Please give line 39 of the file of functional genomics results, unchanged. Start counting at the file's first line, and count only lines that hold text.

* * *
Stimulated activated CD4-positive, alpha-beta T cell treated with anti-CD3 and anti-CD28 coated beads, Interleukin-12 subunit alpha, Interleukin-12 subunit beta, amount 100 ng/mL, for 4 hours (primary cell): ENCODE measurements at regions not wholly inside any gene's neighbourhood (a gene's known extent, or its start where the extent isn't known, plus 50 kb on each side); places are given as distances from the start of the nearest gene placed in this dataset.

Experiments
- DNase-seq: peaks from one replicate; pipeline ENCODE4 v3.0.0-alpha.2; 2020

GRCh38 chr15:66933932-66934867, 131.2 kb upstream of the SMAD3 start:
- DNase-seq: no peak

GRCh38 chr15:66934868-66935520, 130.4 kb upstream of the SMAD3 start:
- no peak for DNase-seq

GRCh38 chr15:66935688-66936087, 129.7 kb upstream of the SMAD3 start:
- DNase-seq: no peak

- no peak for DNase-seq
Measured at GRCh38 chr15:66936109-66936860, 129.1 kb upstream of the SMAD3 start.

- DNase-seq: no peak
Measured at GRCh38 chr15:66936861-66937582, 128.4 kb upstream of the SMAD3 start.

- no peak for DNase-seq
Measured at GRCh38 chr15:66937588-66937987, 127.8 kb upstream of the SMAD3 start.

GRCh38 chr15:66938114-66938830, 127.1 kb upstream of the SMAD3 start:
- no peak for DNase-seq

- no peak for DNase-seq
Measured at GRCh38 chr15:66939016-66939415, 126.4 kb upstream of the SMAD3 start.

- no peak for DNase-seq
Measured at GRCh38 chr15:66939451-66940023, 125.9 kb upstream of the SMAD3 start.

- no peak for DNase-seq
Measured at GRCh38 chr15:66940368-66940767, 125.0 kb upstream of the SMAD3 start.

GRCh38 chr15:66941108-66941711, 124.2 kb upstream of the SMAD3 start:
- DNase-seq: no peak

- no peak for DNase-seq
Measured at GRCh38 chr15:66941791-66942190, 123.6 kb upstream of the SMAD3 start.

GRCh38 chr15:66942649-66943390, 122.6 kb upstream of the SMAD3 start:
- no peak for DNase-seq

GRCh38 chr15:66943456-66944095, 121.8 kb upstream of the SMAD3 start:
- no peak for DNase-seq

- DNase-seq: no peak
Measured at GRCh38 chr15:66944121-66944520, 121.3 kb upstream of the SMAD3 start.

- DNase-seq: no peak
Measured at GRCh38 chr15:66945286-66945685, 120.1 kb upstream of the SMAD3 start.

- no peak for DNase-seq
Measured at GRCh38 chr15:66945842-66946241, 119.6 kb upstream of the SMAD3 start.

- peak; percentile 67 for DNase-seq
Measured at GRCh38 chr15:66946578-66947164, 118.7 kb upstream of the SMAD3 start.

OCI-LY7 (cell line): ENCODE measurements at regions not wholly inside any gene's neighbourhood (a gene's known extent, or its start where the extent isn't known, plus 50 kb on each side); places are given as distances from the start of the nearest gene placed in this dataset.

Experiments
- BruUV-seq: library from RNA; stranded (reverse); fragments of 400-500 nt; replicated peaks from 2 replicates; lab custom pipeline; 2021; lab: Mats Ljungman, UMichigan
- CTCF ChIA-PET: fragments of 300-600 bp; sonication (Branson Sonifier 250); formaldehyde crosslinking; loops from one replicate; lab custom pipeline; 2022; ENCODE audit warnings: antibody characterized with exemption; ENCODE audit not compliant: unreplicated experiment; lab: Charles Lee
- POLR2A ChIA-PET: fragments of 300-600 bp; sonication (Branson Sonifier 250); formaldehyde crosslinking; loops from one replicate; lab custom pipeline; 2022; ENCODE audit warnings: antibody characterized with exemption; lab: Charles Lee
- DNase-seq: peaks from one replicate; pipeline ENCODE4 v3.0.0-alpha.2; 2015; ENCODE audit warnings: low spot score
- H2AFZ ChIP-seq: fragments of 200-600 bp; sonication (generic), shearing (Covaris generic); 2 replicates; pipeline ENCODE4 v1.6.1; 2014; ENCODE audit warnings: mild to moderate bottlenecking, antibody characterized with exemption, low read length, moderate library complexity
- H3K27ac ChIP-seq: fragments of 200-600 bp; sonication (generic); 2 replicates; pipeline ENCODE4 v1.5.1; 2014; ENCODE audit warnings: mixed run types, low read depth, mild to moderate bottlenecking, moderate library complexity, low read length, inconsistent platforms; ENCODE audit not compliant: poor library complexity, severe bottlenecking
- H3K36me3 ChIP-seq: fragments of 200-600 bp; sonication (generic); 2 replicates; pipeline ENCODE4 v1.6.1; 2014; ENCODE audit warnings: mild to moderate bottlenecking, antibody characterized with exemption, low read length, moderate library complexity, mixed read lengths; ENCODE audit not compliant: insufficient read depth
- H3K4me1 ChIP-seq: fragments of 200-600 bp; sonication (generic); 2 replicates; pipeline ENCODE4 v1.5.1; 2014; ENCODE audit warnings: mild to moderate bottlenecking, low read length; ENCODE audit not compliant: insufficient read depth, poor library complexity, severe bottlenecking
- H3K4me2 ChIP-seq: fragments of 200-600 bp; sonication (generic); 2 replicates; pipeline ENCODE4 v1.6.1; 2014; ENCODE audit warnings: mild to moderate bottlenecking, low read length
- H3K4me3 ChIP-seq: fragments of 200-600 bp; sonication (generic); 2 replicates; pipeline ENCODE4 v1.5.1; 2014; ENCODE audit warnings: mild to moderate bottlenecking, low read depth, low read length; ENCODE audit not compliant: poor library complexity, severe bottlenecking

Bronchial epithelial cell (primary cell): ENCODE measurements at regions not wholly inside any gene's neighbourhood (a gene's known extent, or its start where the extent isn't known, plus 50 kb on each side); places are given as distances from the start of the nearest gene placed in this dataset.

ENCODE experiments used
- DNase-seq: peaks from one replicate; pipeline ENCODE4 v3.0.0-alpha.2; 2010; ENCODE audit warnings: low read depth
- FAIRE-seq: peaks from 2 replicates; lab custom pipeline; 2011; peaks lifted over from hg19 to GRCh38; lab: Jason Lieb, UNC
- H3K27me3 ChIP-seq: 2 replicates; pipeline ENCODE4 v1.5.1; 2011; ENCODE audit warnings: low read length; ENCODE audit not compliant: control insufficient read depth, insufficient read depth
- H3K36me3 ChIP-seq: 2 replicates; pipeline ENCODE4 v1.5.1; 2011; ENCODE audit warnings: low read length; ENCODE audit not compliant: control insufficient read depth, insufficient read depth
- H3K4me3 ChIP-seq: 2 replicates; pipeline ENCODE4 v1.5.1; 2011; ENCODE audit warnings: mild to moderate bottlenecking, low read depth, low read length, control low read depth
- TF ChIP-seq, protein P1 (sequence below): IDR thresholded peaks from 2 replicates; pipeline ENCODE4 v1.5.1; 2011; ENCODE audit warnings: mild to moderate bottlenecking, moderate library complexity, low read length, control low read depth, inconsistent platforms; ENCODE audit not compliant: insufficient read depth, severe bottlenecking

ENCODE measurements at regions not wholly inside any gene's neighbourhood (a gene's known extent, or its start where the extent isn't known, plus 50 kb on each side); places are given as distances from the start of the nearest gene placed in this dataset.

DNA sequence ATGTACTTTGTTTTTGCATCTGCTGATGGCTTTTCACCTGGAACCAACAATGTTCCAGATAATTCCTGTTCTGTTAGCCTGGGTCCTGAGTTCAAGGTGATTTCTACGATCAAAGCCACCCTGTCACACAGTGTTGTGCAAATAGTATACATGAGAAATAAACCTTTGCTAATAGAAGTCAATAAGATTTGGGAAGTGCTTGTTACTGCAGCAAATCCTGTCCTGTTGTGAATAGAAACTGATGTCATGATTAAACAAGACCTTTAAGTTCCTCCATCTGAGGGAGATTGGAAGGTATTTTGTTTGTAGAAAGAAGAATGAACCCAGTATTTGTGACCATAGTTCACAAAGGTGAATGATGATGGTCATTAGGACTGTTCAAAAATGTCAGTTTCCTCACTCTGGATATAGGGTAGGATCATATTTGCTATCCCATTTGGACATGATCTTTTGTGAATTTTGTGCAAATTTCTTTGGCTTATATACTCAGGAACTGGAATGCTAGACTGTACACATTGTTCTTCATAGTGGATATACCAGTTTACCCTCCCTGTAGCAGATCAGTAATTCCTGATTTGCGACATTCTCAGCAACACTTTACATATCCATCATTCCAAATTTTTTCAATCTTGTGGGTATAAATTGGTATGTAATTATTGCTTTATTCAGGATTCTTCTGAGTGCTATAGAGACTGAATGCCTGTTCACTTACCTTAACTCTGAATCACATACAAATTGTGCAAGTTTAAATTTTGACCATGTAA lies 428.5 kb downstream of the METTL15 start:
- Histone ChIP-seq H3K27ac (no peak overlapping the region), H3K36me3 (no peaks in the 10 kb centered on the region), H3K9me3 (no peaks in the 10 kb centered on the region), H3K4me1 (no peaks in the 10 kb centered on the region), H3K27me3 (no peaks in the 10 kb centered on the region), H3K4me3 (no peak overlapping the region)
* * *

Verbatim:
Measured at GRCh38 chr15:66946578-66947164, 118.7 kb upstream of the SMAD3 start.